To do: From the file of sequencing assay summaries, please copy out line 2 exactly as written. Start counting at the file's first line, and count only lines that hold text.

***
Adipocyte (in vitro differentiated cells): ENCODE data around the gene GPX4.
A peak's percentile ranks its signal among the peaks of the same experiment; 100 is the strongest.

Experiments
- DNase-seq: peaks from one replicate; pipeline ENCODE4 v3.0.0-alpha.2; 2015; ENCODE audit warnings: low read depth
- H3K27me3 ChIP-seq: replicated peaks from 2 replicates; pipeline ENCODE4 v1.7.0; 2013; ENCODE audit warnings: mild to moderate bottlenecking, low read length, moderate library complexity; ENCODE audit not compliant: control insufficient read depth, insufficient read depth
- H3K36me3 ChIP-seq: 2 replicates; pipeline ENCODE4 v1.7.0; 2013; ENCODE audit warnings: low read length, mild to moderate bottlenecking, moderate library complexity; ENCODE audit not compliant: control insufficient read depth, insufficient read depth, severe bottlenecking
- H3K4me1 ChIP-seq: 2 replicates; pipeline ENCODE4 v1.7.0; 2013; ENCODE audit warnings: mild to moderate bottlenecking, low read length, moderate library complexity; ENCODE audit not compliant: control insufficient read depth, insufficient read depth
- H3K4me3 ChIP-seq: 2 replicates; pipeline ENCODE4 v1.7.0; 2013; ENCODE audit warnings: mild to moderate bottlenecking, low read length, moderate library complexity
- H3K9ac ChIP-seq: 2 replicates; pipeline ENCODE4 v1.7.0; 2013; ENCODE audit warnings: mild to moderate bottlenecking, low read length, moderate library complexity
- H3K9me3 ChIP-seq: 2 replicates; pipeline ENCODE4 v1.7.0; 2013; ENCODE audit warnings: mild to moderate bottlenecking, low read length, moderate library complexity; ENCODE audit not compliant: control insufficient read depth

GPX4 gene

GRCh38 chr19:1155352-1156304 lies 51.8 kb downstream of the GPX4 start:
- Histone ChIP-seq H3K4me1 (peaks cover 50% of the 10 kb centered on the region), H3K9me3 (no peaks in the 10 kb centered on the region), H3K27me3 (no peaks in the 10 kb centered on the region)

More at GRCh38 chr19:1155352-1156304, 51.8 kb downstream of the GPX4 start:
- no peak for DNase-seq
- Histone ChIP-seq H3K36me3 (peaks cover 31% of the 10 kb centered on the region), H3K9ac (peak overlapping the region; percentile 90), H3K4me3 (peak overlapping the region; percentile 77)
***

A peak's percentile ranks its signal among the peaks of the same experiment; 100 is the strongest.